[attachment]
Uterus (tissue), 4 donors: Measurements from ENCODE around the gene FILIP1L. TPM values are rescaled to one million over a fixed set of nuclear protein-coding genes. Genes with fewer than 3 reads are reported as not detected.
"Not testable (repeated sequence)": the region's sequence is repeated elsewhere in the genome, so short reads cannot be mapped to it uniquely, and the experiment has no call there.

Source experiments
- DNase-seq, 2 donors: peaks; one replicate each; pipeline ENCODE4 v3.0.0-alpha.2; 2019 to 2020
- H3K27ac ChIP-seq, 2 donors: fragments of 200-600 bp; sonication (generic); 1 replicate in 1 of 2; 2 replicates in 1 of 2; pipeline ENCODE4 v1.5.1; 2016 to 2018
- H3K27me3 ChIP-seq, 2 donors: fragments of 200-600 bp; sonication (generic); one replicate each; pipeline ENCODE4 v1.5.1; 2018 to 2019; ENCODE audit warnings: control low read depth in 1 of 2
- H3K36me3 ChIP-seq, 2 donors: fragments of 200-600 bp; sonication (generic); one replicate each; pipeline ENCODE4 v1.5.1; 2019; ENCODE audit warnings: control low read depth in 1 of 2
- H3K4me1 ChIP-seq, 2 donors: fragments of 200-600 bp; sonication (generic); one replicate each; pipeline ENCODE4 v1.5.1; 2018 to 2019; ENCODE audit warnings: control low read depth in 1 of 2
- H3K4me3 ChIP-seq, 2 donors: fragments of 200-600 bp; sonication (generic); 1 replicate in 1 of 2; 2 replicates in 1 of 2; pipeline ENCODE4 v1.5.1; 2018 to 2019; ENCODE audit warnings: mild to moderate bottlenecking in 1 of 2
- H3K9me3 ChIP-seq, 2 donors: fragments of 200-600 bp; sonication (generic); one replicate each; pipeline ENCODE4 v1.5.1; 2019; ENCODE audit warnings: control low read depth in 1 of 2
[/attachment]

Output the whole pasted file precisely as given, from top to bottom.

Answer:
Uterus (tissue), 4 donors: Measurements from ENCODE around the gene FILIP1L. TPM values are rescaled to one million over a fixed set of nuclear protein-coding genes. Genes with fewer than 3 reads are reported as not detected.
"Not testable (repeated sequence)": the region's sequence is repeated elsewhere in the genome, so short reads cannot be mapped to it uniquely, and the experiment has no call there.

Source experiments
- DNase-seq, 2 donors: peaks; one replicate each; pipeline ENCODE4 v3.0.0-alpha.2; 2019 to 2020
- H3K27ac ChIP-seq, 2 donors: fragments of 200-600 bp; sonication (generic); 1 replicate in 1 of 2; 2 replicates in 1 of 2; pipeline ENCODE4 v1.5.1; 2016 to 2018
- H3K27me3 ChIP-seq, 2 donors: fragments of 200-600 bp; sonication (generic); one replicate each; pipeline ENCODE4 v1.5.1; 2018 to 2019; ENCODE audit warnings: control low read depth in 1 of 2
- H3K36me3 ChIP-seq, 2 donors: fragments of 200-600 bp; sonication (generic); one replicate each; pipeline ENCODE4 v1.5.1; 2019; ENCODE audit warnings: control low read depth in 1 of 2
- H3K4me1 ChIP-seq, 2 donors: fragments of 200-600 bp; sonication (generic); one replicate each; pipeline ENCODE4 v1.5.1; 2018 to 2019; ENCODE audit warnings: control low read depth in 1 of 2
- H3K4me3 ChIP-seq, 2 donors: fragments of 200-600 bp; sonication (generic); 1 replicate in 1 of 2; 2 replicates in 1 of 2; pipeline ENCODE4 v1.5.1; 2018 to 2019; ENCODE audit warnings: mild to moderate bottlenecking in 1 of 2
- H3K9me3 ChIP-seq, 2 donors: fragments of 200-600 bp; sonication (generic); one replicate each; pipeline ENCODE4 v1.5.1; 2019; ENCODE audit warnings: control low read depth in 1 of 2